Mumps cases see 'dramatic rise' in Isle of Man
The Isle of Man has seen a "dramatic rise" in mumps cases in 2012, according to the island's Director of Public Health.
Dr Parameswaran Kishore said the Health Department had handled 135 cases (76 male, 59 female) of mumps already this year, compared with just seven in 2011.
He said: "It is unusually high this year and is mainly affecting young adults between 18-35."
The mumps are caused by a virus, spread through saliva and other body fluids.
Symptoms include uncomfortable swollen glands under and around the chin, headaches, loss of appetite and fever.
Dr Kishore said: "People over the age of 40 are likely to have had mumps infection and hence are immune; younger children are offered the MMR (measles, mumps and rubella) vaccine which protects them against all three".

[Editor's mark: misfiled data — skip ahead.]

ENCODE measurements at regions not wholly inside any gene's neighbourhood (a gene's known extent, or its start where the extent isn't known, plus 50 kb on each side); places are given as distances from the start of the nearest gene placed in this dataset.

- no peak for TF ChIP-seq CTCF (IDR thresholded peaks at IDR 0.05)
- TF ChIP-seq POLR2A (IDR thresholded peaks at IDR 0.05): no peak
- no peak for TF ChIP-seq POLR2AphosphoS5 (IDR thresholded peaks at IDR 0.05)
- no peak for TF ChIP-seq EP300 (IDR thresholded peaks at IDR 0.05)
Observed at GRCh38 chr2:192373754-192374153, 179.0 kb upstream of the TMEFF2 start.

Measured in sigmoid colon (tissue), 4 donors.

The MMR vaccine was introduced in the Isle of Man in 1988.
Dr Kishore continued: "There is a cohort of young people who are too young to have had the natural infection but too old to have received the vaccine. We are seeing most cases in this age group.
"A very small proportion of the patients have told us that they have received two doses of the MMR vaccine and still have developed the symptoms of mumps. This is likely to be due to gradual reduction in immunity, which is a feature seen in many other infections."
The Department of Health says that mumps is an acute viral illness which, although unpleasant, is not life-threatening.
Dr Kishore advises that anyone under the age of 40 who has not had two doses of MMR vaccine should contact their doctor to receive another dose.
He also advised that anyone with mumps should stay off work or school for at least five days, and that there is no risk to pregnant women.